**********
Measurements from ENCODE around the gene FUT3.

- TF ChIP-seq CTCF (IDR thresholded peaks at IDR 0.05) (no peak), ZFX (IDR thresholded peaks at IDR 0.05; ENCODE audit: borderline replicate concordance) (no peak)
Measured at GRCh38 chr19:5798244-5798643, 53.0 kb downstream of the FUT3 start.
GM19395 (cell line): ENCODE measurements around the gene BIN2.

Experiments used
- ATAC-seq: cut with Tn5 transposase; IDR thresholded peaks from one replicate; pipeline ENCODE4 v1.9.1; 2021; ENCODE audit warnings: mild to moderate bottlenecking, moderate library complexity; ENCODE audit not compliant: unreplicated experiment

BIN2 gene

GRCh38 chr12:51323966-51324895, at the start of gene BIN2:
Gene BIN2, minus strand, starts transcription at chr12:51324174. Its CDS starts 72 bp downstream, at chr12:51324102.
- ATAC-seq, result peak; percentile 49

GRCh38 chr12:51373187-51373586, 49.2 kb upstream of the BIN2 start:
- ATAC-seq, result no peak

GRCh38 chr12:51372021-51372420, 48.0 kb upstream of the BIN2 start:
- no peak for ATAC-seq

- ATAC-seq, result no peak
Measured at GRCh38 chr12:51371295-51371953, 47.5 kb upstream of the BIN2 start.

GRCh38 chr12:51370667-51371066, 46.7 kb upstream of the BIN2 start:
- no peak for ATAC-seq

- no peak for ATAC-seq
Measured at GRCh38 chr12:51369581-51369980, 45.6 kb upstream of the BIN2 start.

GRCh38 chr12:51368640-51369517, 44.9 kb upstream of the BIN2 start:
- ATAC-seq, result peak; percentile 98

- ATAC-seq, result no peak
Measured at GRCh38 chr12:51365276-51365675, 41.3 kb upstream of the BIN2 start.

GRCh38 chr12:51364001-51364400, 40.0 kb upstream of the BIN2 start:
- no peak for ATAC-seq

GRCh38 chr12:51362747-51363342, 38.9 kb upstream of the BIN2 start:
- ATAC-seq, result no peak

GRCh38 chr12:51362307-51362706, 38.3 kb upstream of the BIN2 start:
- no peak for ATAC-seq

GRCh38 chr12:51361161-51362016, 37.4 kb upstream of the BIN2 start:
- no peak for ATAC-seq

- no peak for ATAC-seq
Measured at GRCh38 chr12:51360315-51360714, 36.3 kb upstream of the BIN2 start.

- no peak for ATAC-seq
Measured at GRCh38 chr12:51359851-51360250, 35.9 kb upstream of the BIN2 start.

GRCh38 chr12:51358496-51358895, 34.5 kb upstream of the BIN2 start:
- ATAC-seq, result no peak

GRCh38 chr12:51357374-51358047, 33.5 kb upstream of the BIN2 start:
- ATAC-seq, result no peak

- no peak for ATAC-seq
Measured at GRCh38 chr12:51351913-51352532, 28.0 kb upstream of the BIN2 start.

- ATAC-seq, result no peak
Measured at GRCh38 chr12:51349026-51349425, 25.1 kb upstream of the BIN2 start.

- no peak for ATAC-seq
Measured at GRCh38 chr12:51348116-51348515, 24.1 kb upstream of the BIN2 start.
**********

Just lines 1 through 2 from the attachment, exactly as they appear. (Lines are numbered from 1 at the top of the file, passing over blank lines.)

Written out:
Measurements from ENCODE around the gene FUT3.

- TF ChIP-seq CTCF (IDR thresholded peaks at IDR 0.05) (no peak), ZFX (IDR thresholded peaks at IDR 0.05; ENCODE audit: borderline replicate concordance) (no peak)